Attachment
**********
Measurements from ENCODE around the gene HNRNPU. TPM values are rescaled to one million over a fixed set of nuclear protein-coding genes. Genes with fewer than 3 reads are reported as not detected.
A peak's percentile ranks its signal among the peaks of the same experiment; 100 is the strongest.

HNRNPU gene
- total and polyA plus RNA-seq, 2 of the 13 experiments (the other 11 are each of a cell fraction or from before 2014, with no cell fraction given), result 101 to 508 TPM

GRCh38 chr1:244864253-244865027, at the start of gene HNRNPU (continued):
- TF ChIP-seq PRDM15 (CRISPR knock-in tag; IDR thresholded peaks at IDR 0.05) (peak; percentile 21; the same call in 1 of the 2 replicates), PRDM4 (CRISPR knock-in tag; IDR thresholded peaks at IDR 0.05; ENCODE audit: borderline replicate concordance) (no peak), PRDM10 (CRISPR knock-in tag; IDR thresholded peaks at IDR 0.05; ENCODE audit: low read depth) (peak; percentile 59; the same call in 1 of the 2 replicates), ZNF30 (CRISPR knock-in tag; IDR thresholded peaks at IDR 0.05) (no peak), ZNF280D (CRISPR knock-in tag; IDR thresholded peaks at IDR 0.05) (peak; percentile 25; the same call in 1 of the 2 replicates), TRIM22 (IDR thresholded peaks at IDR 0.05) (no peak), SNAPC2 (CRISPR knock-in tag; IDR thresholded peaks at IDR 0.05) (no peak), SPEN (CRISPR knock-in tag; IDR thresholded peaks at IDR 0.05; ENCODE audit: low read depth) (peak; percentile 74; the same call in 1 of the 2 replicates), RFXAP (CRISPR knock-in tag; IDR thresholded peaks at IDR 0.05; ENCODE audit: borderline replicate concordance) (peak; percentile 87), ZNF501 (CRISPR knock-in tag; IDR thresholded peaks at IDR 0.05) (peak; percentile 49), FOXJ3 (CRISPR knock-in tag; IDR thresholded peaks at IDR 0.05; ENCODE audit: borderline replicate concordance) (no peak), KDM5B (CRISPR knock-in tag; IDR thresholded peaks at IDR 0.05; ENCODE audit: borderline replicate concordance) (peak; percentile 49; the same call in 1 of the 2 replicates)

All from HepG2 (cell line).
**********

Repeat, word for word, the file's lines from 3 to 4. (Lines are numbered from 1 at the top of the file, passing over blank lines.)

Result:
HNRNPU gene
- total and polyA plus RNA-seq, 2 of the 13 experiments (the other 11 are each of a cell fraction or from before 2014, with no cell fraction given), result 101 to 508 TPM